Yet as much as the smearing of Zionism is the worst of the idiocy that this conference may produce, it is just the tip of the iceberg. After all, the grilling of the United States on slavery here during the 19th century is in direct contrast to the United Nation's determination to ignore the slavery currently being practiced in the African nation of Sudan.
The recent exclusion of the United States from a U.N. panel on human rights was also widely seen as the bitter fruit of Bush's refusal to play ball by U.N. rules. In fact, that move, as well as other similar developments, have shown yet again that the United Nations is incapable of promoting human rights in countries that have the approval of the European left and the developing world. The world organization's human-rights panel has consistently failed to condemn the vast array of human-rights violations being perpetrated in China, even as it continues to harass the United States over the implementation of the death penalty for murderers.
America does well to be out of step with these liars and hypocrites.
The United Nation's original Universal Declaration of Human Rights, adopted in 1948 under the leadership of Eleanor Roosevelt, was itself a failure. It was too broad - taking in economic "rights" that spoke more about the socialist orientation of some of its backers - and it lacked specifics, such as protection for property rights.
It was, in fact, a pale shadow of much superior document, the U.S. Bill of Rights, which most U.N. members, then as now, wanted no part of. For all of its high-flown rhetoric, it did far less to to promote freedom than the unilateral efforts of the United States, such as the Marshall Plan.
JOINING THE CHORUS OF CRITICS
This was so egregious that the new head of the Senate Foreign Relations Committee, Sen. Joseph Biden, D-Del., a confirmed liberal and no Washington cowboy, pointed out that Israel's attacks were entirely justified, and no different from what the United States would do under similar circumstances. Biden was correct, but there is more to it than that.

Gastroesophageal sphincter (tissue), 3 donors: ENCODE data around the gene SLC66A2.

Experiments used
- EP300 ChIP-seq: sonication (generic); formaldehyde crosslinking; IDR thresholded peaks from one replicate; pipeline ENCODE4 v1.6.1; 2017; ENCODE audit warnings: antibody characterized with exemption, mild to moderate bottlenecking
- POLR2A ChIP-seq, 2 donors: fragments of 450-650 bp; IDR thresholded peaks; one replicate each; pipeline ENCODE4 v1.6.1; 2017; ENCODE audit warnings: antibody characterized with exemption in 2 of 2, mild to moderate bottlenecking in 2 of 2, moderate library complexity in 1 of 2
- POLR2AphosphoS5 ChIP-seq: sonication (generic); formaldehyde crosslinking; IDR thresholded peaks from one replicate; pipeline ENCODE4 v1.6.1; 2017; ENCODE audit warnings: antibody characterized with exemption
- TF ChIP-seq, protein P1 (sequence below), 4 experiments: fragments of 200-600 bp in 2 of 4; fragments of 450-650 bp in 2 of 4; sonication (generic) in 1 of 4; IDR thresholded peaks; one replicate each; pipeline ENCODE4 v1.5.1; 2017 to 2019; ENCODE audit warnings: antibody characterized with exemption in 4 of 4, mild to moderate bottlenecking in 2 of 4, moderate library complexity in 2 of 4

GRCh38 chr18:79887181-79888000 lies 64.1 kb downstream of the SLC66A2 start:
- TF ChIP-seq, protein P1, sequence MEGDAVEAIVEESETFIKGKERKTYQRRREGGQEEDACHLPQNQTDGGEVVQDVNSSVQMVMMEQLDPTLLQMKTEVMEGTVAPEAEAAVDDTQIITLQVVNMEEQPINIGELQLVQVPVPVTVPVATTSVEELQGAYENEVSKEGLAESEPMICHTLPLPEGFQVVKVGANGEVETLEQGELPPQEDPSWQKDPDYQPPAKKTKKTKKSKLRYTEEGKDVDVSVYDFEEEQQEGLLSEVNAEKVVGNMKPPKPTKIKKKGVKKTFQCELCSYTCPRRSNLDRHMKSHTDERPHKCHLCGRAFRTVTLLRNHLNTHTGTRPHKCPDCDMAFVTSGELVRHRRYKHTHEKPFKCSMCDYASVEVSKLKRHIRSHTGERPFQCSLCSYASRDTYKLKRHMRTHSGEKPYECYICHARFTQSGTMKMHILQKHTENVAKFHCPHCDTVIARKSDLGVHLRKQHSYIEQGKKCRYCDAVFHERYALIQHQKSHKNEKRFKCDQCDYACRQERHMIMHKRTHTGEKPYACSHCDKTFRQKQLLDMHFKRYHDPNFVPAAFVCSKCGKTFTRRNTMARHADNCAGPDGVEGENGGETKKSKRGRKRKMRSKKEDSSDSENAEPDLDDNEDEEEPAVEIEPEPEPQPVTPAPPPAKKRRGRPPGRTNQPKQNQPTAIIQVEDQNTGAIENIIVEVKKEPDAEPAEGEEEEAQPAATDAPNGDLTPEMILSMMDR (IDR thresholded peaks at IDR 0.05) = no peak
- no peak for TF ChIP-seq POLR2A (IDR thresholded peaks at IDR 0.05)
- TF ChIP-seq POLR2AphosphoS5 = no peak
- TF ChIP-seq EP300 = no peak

It will take courage for Bush to resist joining in the chorus of Europeans and Third World nation critics of Israel. It will also require strength of character to resist going along with appeasement of China (something that his friends in the business community also favor) and hamstringing the American economy in order to comply with the environmental edicts laid down by the Kyoto Conference, or to stick to a sensible plan of missile defense.
In particular, missile defense is an issue friends of Israel -- liberals as well as conservatives -- should be interested in. Israel and the U.S. have already cooperated on projects such as the Arrow to defend against missiles, but advances in this field are going to be necessary. Bush's instincts on missile defense should mix well with Israel's needs in this regard.
On all of these issues, Bush will have to take abuse in order to do the right thing. It is by no means clear that he is strong enough or confident enough to do that. And the influence of veterans of his father's administration is by no means benign.
Yet it appears that the more Bush risks being labeled an "ugly American," the
greater his presidential stature will